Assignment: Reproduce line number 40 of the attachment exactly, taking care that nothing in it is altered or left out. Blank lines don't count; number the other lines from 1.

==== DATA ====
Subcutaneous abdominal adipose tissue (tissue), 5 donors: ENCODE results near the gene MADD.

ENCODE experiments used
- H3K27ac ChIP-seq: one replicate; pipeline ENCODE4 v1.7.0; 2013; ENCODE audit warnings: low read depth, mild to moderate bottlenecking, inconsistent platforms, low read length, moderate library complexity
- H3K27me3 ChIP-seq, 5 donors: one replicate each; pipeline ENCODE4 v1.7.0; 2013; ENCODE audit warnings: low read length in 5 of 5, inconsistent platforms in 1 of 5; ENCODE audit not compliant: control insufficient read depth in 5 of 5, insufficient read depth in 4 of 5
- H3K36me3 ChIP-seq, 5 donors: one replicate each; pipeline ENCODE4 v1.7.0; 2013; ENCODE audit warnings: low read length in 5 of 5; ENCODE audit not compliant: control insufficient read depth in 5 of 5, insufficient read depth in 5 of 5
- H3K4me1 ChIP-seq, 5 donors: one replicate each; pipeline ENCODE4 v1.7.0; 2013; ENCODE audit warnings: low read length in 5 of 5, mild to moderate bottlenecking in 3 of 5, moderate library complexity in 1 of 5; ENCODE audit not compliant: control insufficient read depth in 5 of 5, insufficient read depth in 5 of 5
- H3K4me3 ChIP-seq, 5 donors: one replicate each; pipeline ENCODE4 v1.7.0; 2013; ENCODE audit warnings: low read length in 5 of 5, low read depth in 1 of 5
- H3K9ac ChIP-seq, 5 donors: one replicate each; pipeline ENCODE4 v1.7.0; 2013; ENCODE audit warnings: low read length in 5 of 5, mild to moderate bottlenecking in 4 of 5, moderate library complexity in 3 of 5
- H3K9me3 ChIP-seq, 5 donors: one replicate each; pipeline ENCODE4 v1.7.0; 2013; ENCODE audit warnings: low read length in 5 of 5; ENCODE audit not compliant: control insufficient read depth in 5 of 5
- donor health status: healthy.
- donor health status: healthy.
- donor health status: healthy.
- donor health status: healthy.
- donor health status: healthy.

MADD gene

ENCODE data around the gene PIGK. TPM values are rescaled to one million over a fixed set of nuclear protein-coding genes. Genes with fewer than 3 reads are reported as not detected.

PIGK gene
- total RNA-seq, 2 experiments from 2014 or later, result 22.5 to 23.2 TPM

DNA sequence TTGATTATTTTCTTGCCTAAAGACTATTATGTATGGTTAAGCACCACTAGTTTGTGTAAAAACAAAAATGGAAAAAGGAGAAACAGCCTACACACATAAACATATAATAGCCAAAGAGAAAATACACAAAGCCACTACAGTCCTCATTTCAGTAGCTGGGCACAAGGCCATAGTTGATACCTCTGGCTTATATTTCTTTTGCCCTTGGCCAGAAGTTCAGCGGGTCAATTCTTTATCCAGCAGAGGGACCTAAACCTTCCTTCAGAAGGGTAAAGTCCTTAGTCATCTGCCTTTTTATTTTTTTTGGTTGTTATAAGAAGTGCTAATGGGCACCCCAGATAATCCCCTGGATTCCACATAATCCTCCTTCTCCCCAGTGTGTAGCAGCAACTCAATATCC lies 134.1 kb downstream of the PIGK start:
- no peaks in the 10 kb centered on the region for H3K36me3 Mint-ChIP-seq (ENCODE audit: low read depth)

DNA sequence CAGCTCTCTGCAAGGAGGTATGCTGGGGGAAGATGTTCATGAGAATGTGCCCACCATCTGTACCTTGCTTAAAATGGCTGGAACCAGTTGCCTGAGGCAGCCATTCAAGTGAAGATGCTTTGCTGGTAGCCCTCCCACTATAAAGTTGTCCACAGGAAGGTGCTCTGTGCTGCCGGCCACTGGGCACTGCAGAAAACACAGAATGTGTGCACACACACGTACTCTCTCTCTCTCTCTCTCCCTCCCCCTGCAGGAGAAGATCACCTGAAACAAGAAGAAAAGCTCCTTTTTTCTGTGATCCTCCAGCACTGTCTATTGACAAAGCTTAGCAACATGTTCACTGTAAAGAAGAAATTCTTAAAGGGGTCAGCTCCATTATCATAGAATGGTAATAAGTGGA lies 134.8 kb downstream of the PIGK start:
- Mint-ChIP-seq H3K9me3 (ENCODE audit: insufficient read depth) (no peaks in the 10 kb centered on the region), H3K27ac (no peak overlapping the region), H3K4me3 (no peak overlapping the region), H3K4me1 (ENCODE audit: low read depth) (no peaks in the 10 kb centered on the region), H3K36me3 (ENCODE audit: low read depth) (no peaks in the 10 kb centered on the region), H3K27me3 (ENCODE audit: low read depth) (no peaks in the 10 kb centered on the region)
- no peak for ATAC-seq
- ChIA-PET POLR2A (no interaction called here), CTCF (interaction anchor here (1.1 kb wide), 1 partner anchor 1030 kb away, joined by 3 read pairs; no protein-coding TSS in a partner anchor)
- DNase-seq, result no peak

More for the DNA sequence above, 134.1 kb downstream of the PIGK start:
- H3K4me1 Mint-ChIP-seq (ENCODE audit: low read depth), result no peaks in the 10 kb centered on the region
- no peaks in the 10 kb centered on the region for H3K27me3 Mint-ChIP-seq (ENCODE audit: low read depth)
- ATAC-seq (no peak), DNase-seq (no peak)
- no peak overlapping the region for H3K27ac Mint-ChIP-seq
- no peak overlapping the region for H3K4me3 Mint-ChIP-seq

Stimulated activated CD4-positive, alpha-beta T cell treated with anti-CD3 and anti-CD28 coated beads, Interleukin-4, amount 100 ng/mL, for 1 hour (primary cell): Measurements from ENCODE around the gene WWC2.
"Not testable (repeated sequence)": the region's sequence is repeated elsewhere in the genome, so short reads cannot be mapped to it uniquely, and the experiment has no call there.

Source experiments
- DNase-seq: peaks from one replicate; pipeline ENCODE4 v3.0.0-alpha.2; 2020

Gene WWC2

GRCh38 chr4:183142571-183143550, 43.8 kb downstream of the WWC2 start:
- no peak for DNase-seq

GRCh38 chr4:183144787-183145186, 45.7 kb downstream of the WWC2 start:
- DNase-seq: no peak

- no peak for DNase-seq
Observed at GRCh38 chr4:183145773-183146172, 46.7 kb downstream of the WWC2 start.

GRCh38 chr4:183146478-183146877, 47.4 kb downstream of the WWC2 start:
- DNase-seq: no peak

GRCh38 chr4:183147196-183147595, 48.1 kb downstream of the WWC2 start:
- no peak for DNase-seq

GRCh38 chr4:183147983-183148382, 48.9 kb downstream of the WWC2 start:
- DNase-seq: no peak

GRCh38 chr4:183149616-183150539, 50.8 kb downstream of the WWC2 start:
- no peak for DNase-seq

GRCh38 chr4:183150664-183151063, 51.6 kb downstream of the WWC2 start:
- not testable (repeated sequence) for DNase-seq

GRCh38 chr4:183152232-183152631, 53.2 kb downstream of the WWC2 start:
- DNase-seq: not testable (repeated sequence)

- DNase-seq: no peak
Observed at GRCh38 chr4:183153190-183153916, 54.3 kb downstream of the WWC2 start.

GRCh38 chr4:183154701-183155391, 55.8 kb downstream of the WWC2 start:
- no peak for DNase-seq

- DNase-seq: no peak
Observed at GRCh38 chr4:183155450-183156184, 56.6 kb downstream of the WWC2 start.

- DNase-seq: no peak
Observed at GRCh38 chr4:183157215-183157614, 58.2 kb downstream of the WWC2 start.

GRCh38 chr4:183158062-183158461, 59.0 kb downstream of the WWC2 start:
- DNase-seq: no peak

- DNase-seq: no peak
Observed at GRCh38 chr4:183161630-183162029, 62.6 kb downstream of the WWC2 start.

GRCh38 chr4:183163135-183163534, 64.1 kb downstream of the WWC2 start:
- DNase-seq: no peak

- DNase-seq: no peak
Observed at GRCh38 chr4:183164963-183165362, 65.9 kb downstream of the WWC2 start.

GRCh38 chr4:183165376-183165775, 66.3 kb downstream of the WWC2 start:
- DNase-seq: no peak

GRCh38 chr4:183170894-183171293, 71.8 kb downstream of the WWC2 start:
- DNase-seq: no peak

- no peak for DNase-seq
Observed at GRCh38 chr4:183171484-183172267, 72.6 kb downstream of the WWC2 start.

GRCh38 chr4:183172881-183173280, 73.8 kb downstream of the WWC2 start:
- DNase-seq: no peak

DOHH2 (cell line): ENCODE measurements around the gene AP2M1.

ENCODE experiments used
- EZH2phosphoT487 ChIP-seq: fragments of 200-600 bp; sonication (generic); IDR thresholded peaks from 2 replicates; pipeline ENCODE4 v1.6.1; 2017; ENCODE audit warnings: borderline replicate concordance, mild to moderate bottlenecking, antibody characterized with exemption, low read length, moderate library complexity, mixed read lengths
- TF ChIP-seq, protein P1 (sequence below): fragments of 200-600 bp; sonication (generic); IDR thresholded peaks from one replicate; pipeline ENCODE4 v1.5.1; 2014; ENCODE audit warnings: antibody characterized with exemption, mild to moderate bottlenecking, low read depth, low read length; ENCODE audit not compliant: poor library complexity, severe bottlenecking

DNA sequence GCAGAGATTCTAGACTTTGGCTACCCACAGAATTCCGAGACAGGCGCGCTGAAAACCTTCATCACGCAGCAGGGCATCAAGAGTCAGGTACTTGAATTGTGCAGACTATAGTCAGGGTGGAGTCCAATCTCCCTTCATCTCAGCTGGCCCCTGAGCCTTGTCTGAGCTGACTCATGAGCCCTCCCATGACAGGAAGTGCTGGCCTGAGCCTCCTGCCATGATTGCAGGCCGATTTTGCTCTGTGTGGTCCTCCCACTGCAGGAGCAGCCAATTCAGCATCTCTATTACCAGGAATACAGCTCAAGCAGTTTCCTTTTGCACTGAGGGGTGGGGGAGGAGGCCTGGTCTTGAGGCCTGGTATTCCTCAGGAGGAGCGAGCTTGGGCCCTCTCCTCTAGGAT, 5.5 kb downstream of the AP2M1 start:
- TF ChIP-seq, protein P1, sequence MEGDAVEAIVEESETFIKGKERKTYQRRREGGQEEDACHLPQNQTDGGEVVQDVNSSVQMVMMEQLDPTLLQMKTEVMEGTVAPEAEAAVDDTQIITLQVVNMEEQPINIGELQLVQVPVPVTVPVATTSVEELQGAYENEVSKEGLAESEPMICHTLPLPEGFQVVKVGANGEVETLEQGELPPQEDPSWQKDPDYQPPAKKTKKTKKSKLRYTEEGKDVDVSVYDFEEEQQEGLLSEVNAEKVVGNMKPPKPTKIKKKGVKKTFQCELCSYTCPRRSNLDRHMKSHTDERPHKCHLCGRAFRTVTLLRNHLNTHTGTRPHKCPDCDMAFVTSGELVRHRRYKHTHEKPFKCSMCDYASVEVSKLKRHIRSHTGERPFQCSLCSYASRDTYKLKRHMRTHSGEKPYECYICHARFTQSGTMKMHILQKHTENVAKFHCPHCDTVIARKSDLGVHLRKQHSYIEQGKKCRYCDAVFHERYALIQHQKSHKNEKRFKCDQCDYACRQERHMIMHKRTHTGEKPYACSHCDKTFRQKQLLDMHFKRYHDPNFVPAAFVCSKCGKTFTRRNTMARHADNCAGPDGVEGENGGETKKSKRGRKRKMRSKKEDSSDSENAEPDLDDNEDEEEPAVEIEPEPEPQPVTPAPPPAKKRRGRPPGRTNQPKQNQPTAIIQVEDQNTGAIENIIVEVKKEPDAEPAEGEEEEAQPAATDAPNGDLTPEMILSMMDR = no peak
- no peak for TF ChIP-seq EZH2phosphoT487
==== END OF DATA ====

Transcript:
- DNase-seq: no peak